By Mark Wachtler
November 18, 2013. Seattle. (ONN) On Friday, the race was still too close to call as votes for Seattle’s City Council seat trickled in. This morning, it’s all over. Kshama Sawant of the Socialist Alternative Party upset a 16-year incumbent Democrat in what the victorious candidate calls a “political earthquake.” The 41-year-old educator and Occupy organizer won by over 1,100 votes.
Kshama Sawant, Seattle's newest City Councilwoman-elect. Image courtesy of ClassWarfareExists.com.
The little known professor from Seattle’s tiny Central Community College took a leave of absence to run an energetic full time campaign. Showing a social and political trend, her primary campaign issue was raising the minimum wage to $15 per hour. Sawant ran on an openly pro-socialist platform and repeatedly pounded home the fact that voters have been the victims of the largest wealth transfer in human history, from the poor, working and middle classes to the rich.
Victory rally at the SEIU headquarters
In an indication of who her major voter base is, the victorious Kshama Sawant wasted little time bringing her progressive coalition together and celebrating their victory. As detailed by the SeattlePI blog, the Sawant campaign gathered yesterday at the local SEIU union offices for a victory rally. The newest Seattle City Councilwoman spoke to the energized crowd of supporters which included social activists, unions, teachers and an assortment of independent media outlets including Al Jazeera.
”This movement also belongs to the activists and students and everyone who worked hard on the information campaign…all the working class everywhere in the US and the entire world,” Kshama Sawant told the gathered crowd, “We’ve shown that its possible to succeed…in a grass roots campaign, with an openly socialist campaign, not taking money from big business. Having an unapologetic campaign platform for improving the living standards of Seattle’s working people and rejecting the business as usual. This movement belongs to that way of organizing.”
Illustrating her commitment to a grassroots, people-oriented tenure in office, Kshama Sawant’s first act as Councilwoman-elect was to turn the microphone and stage over to the activists and individuals who made her victory possible. One speaker was Abdi Mohammed of the Somali American Public Affairs Council and a leading proponent of the $15 minimum wage campaign. Another was workers rights activist Carlos Hernandez who is currently taking on Subway restaurants. And not to be left out, a statement was read from Seattle School Board Director Sue Peters. Union activists were also well represented.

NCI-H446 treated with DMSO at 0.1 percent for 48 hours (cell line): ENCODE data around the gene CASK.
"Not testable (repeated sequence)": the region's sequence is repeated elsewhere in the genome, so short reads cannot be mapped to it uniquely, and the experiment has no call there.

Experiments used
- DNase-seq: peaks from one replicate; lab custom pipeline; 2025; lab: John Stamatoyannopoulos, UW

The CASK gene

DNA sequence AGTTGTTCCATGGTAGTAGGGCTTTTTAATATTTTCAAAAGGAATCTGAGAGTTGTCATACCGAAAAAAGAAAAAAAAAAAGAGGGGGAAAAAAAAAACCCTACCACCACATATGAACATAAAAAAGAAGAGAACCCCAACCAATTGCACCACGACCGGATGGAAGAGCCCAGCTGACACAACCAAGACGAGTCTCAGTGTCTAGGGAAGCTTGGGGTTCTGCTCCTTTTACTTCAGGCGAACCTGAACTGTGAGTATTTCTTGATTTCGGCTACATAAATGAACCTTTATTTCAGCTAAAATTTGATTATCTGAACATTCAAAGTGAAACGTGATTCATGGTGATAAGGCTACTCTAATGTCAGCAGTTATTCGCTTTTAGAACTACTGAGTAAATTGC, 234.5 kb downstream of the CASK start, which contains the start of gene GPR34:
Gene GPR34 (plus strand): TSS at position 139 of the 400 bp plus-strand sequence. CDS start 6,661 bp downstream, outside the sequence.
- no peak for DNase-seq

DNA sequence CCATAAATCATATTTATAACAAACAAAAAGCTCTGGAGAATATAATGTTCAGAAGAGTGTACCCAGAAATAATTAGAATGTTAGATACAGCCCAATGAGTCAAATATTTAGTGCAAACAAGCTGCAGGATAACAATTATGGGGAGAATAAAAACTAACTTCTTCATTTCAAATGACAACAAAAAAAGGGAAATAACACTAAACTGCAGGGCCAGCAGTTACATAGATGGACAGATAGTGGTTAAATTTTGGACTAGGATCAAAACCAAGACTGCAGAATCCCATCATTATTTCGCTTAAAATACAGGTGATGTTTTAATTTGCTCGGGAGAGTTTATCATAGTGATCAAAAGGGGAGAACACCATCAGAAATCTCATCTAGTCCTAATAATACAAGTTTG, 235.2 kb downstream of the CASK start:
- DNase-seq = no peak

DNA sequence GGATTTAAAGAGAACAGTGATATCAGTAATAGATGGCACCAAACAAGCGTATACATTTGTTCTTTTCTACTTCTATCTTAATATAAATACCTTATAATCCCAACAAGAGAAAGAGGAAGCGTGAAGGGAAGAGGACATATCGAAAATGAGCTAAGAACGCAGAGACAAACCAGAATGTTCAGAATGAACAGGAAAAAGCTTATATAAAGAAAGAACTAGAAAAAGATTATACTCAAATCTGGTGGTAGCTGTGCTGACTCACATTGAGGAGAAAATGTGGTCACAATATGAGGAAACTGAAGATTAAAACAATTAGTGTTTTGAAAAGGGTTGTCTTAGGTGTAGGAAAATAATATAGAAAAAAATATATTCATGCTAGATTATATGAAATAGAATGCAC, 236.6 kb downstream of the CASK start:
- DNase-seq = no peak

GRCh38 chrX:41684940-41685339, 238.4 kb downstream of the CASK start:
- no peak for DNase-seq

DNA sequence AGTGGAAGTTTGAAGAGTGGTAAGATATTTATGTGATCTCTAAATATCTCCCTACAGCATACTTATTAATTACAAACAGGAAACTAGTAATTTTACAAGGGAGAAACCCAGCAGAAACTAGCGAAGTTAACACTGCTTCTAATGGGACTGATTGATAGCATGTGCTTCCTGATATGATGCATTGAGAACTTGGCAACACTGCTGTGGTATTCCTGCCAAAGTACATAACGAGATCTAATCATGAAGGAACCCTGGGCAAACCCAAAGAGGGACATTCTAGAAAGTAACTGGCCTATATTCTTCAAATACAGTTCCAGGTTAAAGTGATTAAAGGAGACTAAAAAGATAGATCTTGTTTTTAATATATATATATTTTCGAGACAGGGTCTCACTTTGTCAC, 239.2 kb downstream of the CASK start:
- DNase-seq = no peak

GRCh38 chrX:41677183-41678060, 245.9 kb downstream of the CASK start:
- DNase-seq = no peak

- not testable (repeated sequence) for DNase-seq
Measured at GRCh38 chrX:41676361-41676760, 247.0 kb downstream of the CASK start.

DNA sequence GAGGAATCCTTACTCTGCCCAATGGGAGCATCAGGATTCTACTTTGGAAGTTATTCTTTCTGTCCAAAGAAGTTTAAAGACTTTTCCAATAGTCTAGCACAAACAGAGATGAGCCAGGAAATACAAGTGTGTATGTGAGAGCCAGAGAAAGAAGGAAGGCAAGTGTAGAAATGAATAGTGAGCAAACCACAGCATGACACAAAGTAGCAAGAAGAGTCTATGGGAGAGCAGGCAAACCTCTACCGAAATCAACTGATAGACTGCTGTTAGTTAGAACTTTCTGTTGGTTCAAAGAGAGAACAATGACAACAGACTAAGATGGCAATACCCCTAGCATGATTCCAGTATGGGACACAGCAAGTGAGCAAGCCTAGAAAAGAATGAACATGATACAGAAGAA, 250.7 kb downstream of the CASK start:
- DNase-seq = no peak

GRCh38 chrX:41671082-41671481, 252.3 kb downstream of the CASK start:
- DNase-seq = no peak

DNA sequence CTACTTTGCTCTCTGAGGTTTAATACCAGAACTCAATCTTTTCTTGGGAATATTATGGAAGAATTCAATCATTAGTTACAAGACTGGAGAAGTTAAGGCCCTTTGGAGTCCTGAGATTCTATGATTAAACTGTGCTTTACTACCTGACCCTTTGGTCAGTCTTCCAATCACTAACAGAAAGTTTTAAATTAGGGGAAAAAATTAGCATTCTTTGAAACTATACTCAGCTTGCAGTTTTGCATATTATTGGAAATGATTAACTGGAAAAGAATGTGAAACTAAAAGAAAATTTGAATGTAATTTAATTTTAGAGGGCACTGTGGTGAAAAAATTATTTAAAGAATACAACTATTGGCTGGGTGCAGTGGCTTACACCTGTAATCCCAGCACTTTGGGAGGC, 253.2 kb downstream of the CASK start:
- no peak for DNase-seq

Meet Kshama Sawant
With the Socialist Alternative Party logo proudly and prominently displayed at the top of Kshama Sawant’s campaign home page, the first statement on the site’s ‘About’ page is a quote from the candidate that set the tone of her successful campaign early on, “At a time of budget cuts, the Seattle City Council pays themselves nearly $120,000 a year, more than any other council in the US except LA! If elected, I will only take the average worker’s wage and donate the rest to building social movements.”
The site prophetically goes on to try and convince voters that electing an openly socialist candidate isn’t impossible. Kshama Sawant ran for the Washington State House against the body’s powerful Speaker. She shocked the state by not only capturing over 20,000 votes and 29%, but doing so while running as the Socialist Alternative Party candidate.
Look out Democrats
Another portion of Sawant’s campaign website illustrates what may soon be a major problem for Democrats around the country. After capturing a virtual monopoly on elective office in America’s major cities, the old adage comes true – power corrupts and absolute power corrupts absolutely. With nobody but rich, establishment Democrats to vote for, progressive voters are increasingly desperate for a voice of opposition. Instead of battling non-existent Republicans on the right, Democrats are quickly finding out the true threat to their power in America’s major cities is from the left.
‘The Democratic Party has run this city for decades,’ Sawant’s campaign site proclaimed throughout the race, ‘The mayor and all the city council members are Democrats and are representing only a tiny spectrum of political opinion and the interests of the people of Seattle, namely Paul Allen and the richest 1%, along with Amazon, Starbucks, big property developers, and downtown business interests. The 99% have no political representation.’
The big question American political pundits are now asking themselves is, was Kshama Sawant’s victory in Seattle a fluke? Or are Americans’ political views really shifting that far, that fast? We’ll find out soon enough as the first round of 2014 primary elections begin in just a few months. While corporate news outlets strategically pound home the division in the GOP between the billionaires and the Tea Party, the real party civil war next year may just be on the Democrats’ side.
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